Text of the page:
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Our cleaning lady walked in the other day, gave notice and burst into tears. She realized she needs to be home in the afternoons for her two tweens as her eighth-grade son’s doctor informed her that her son suffers from stress and anxiety.

My most recent clients, parents of high school aged children, and a parent of an elementary school child sought me out because their children are experiencing existential angst, anxiety and depression.

Current adult clients mention fears of failure, concerns of workplace output, tenuous professional and personal relationships, and the desire to ‘find their place.’

I asked a pediatrician-friend the other day whether she is seeing an uptick in anxiety and depression amongst her patients. To her affirmative answer I noted that today’s widespread anxiety seems to be yesterday’s proliferate ADHD diagnosis.

What is happening?

Earlier this year news reports came out stating that teen sex rates were down and have been steadily declining for the past two years (“Fewer Teens Are Having Sex as Declines in Risky Behavior Continues,” Washington Post, January 5, 2018). The reports attribute this of course, to better more accurate information and intervention, but I see this trend as related to the overall increase in anxiety. No, I’m not saying that fear of disease or unwanted pregnancy drives this downturn. Rather, the trend I see, is a rampant disconnectedness; relationships replaced and negotiated by screens; conversations supplanted by text messages, the sterility of emotionless missives when what people need most right now is to connect. This disconnect in turn leads to anxiety and depression.

All sorts of articles, blogs and resources cross my desk and after deleting one as silly, I resurrected it as I began contemplating the relevance between social disconnection and anxiety.  A recent blogger looked for what she called “bizarre” New Year resolutions and found one in a 2016 New York Times piece “In the New Year, More Cuddling” (Dec. 30, 2016).  The author finds herself considering attending a ‘cuddle party’ and states “I never thought I would be here, in this place, at this time in my life. The fear that I am in some way defective has become harder to stave off each year.” As she considers her palpable loneliness she assesses that “[o]ver the years, almost without noticing, I had become less available, less accessible, walling off my heart brick by brick.”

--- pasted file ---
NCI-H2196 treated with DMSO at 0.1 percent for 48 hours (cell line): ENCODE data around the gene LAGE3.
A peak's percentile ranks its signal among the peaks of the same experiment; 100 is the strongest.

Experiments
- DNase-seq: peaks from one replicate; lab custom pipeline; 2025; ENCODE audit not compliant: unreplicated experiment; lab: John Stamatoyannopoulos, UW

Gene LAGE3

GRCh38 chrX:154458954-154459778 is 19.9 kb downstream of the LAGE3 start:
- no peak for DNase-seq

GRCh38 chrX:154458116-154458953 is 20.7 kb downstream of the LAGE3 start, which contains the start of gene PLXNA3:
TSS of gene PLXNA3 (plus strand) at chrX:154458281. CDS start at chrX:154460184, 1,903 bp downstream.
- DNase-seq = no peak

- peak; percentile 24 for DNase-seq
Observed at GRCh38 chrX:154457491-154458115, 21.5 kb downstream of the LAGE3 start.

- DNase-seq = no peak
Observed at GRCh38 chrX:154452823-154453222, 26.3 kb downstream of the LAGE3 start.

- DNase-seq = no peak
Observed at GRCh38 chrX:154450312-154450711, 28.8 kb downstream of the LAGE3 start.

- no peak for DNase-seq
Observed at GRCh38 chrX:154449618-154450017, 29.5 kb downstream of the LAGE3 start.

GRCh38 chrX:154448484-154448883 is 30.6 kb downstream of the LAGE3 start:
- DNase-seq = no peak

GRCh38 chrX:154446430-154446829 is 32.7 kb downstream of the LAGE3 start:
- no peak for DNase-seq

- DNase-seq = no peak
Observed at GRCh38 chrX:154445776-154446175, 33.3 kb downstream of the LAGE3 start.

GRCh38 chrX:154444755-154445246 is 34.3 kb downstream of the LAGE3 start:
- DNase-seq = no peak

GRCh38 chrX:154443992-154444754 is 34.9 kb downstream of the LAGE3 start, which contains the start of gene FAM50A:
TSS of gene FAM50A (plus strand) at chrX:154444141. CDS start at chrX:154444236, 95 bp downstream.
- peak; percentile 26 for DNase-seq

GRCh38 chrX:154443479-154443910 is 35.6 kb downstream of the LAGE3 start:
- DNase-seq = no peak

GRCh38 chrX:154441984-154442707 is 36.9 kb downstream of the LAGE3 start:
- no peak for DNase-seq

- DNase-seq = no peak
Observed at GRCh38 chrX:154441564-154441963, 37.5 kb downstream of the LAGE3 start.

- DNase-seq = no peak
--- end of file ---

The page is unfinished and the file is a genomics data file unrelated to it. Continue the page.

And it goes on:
Do we do this to ourselves or is it done to us?

Yes, and yes.

The author of the “Cuddling” piece seems to say that she pulled back, that she put herself out there with other human beings less and less. Perhaps she replaced her needs with something requiring less maintenance, something that gave her some positive emotional feedback but didn’t require so much effort on her part. Screens are sexy – they captivate us with the capability to make us laugh, cry, think, and seductively suck us in. They are the perfect mistress. No strings attached. Needing nothing from us. There whenever we want, giving us whatever we want. But as humans we must also give for receiving to be truly fulfilling. Companionship, compassion, and yes – cuddling (emotional and physical) – are all necessary to the human condition.